February 24, 2005

Project for the New American Century or the Plot for US World Domination

I have mentioned the Project for the New American Century in previous posts, and strongly advise all non-world domination inclined folks to read the evil plot for themselves. To whet your appetite for colonialism, here's some suggestions they offer.

Whatever the respectable motives behind the creation of the International Criminal Court, we should not let those blind us to the fact that the preservation of a decent world order depends chiefly on the exercise of American leadership.
American soldiers under international authority? Never!

Rather than maintain and improve America's nuclear deterrent, the Clinton Administration has put its faith in new arms control measures, most notably by signing the Comprehensive Test Ban Treaty (CTBT). The treaty proposed a new multilateral regime, consisting of some 150 states, whose principal effect would be to constrain America's unique role in providing the global nuclear umbrella that helps to keep states like Japan and South Korea from developing the weapons that are well within their scientific capability, while doing little to stem nuclear weapons proliferation.
What right do 150 nations have to tell us who we can blow up? The cat's out of the bag. Without total world domination, how can we protect freedom?

The strategic success is the end of the Iraq containment policy that required a large U.S. military presence in Saudi Arabia after the 1991 Gulf War. Significant numbers of U.S. forces were tied down in an increasingly hostile country. Their effect, moreover, on Hussein's conduct was dubious. Over the decade, the then-Iraqi leader grew ever more resistant to international demands that he open his country to weapons inspections. The current occupation of Iraq is temporary. By contrast, the containment policy required an endless commitment of forces.
It's important not to get tied down indefinitely in an increasingly hostile country.

Whatever the problems in Iraq, they pale in comparison with the history of Hussein's tyranny.
I wonder if Iraqis agree?

With the January 30 elections in Iraq, the insurgents lost all claims to being a "liberation" movement.
I heard many Iraqis voted because it was the only way to get rid of the Americans.

Islamic activism gained speed throughout the Middle East and has remained--outside of Iraq and now possibly Palestine--the only serious opposition to the vagaries, incompetence, and corruption of princely and dictatorial rule.
Tell it to Iran and Libya.

(It's not at all contradictory for an Egyptian to hope that January 30 will help end President Hosni Mubarak's despised dictatorship and yet feel a bit sickened that it is Shiite Arabs--the black sheep of the Arab Muslim family--who are leading the faithful to a democratic rebirth.) And it is certainly true that the enabling hand of the United States provokes great waves of contradictory passion. It is worthwhile to note that these same emotions are common among the Iraqi Shia: The more religious and nationalistic they are (and the two impulses are quite harmonious among the Shia), the more difficult they find it psychologically to accept their freedom from the Americans. But the Shia have--with the possible exception of the followers of Moktada al-Sadr--gotten over it. So likely will the average non-Iraqi Sunni Arab who wants to see elected leadership in his native land.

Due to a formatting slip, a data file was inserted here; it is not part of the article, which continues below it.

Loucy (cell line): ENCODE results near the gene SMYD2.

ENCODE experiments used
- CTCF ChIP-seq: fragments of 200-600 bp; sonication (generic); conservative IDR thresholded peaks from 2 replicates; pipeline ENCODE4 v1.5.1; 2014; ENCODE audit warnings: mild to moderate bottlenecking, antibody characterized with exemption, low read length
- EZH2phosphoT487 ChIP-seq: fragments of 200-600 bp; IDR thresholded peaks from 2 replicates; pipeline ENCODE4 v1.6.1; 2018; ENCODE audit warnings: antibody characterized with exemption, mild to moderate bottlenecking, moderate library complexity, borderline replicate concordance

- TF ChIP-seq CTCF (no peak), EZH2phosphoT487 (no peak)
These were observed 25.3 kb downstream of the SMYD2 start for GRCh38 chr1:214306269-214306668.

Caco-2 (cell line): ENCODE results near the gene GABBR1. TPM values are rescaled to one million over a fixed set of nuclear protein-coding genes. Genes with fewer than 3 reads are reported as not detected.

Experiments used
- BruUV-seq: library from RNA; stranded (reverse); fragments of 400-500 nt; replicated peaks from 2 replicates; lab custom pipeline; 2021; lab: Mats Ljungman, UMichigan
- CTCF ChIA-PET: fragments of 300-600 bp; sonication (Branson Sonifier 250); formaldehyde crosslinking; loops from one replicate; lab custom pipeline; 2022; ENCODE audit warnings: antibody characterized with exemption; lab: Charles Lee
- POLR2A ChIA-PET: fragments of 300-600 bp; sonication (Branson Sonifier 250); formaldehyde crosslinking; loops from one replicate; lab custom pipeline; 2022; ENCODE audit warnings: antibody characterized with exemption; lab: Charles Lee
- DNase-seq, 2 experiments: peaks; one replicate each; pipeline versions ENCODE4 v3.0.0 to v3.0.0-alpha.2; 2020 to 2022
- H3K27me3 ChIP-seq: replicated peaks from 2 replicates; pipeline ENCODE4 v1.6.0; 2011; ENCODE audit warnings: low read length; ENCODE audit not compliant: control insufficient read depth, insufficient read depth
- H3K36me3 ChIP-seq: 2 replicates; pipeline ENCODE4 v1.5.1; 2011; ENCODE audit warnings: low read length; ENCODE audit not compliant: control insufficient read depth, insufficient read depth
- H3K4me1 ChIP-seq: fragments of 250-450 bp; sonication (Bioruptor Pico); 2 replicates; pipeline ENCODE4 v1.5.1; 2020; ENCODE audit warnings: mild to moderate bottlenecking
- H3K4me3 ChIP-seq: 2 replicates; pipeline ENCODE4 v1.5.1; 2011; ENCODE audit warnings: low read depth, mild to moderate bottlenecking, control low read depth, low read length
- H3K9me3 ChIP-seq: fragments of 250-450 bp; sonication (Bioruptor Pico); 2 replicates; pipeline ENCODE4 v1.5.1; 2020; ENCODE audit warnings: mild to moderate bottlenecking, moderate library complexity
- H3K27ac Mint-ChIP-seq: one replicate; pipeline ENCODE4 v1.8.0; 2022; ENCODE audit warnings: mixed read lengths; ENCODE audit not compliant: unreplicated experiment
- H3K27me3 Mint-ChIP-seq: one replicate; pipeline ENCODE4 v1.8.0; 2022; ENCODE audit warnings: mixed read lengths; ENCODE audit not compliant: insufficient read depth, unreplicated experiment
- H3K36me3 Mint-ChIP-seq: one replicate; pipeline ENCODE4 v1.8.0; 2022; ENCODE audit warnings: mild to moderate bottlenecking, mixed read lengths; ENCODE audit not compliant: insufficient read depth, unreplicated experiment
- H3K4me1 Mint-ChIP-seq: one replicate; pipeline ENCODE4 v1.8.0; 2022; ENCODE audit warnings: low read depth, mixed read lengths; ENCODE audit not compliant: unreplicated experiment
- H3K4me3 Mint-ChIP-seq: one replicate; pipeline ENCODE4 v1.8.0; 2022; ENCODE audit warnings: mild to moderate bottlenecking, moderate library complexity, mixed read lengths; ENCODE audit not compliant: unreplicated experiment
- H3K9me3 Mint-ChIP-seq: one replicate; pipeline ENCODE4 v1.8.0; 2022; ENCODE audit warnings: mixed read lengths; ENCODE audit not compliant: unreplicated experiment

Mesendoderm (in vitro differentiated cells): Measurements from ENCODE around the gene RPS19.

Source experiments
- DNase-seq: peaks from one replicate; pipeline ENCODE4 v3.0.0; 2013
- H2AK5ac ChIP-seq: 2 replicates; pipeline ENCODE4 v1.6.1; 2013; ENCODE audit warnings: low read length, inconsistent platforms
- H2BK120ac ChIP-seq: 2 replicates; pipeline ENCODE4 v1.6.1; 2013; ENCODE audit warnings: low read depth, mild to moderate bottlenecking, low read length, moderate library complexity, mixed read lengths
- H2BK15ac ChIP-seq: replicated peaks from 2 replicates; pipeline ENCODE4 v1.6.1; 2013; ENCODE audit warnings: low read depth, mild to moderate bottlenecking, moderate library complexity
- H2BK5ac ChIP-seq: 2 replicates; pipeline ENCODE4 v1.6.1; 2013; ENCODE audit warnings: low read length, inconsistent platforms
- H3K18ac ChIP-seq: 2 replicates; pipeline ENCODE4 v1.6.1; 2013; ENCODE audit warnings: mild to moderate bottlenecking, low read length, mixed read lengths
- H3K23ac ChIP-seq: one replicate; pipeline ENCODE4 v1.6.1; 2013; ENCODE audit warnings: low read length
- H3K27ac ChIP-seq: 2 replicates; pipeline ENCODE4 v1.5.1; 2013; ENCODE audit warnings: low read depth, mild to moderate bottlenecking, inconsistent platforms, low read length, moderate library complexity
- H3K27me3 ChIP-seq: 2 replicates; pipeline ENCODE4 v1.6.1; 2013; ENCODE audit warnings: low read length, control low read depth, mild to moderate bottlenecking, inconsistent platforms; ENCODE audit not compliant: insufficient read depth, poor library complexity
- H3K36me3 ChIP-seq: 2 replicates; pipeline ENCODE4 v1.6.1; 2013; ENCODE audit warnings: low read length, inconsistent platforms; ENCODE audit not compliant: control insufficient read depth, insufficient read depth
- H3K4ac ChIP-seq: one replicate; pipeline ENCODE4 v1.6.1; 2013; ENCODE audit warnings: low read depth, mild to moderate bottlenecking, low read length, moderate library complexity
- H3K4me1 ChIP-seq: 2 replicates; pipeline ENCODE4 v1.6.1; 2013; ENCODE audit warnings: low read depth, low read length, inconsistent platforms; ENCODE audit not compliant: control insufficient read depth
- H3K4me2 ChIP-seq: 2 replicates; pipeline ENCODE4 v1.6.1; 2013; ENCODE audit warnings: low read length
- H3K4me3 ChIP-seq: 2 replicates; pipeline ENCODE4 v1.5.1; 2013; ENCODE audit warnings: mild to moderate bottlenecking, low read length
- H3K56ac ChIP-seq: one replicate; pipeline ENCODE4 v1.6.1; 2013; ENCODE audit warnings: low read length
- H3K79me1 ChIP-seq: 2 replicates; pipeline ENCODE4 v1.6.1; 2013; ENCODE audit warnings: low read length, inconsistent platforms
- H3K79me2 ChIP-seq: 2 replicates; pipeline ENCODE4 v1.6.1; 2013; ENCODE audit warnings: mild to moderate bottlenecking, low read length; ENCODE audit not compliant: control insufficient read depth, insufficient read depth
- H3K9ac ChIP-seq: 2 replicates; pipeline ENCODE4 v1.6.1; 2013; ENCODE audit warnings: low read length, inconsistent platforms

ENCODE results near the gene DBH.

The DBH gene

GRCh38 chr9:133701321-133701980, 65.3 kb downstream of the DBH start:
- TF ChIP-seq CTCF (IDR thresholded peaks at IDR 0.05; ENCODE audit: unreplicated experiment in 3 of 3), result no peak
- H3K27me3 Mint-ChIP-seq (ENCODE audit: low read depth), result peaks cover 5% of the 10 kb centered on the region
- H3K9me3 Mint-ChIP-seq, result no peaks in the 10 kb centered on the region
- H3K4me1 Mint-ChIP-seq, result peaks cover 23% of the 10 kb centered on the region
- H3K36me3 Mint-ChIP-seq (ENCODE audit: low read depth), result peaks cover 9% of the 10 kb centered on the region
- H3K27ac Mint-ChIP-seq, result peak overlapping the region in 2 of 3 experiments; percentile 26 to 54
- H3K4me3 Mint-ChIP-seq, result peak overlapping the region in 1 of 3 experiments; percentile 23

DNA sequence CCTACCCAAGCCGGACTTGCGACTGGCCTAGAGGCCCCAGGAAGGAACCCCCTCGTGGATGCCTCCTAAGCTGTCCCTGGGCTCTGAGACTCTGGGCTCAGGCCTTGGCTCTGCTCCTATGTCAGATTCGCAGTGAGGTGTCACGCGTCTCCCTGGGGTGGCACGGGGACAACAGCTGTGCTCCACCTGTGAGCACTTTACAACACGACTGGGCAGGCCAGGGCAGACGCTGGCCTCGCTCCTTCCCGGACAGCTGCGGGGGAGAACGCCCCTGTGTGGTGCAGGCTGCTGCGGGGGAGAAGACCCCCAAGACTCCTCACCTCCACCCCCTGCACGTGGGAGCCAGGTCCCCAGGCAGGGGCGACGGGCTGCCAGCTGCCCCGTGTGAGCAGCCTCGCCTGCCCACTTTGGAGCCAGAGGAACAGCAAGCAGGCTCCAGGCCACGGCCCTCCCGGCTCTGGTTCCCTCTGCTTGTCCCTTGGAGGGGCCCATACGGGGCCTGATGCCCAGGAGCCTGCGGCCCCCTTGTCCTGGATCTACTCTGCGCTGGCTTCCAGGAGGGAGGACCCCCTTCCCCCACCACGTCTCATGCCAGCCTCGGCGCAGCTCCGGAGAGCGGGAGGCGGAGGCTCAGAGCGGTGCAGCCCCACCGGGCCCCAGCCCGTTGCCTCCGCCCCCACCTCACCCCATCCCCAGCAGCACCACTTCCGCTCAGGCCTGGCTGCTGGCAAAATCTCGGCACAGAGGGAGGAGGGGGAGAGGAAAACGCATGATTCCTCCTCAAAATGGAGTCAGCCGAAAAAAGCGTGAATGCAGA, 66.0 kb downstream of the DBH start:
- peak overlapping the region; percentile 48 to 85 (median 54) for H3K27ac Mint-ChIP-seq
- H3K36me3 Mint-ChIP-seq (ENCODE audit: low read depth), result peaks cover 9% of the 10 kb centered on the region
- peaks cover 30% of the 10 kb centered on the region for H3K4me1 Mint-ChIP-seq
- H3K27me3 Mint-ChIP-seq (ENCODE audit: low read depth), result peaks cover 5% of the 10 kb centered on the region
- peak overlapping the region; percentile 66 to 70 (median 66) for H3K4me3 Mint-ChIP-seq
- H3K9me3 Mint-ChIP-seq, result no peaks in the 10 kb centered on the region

Well, we hope they will get over it.

If Ahmad Chalabi gains a position of influence inside the new national assembly, it would be wise for State and the CIA to ensure that any and all officials who were involved in his regular trashings--particularly the trashing of his home--do not serve in Iraq. The Bush administration is going to have a hard time working with and figuring out the Iraqi Shia (it is striking how thin U.S. embassy coverage of the Shia still seems), and it does not need to further antagonize one of the few Iraqis capable of appreciating both the religious and secular sides of the Iraqi Shiite family and who can present his understanding to the Americans in a way they can understand. Ahmad Chalabi may be wrong in his assessments--he has certainly made mistakes in the past--but the Bush administration is doing itself an enormous disservice if it allows the old State-CIA animus against Chalabi to continue any further. Irony is always both bitter and sweet. Tell Langley to live with it before Chalabi has the will and allies to get even.
And how, exactly, would he get that power? Chalabi's a huckster.

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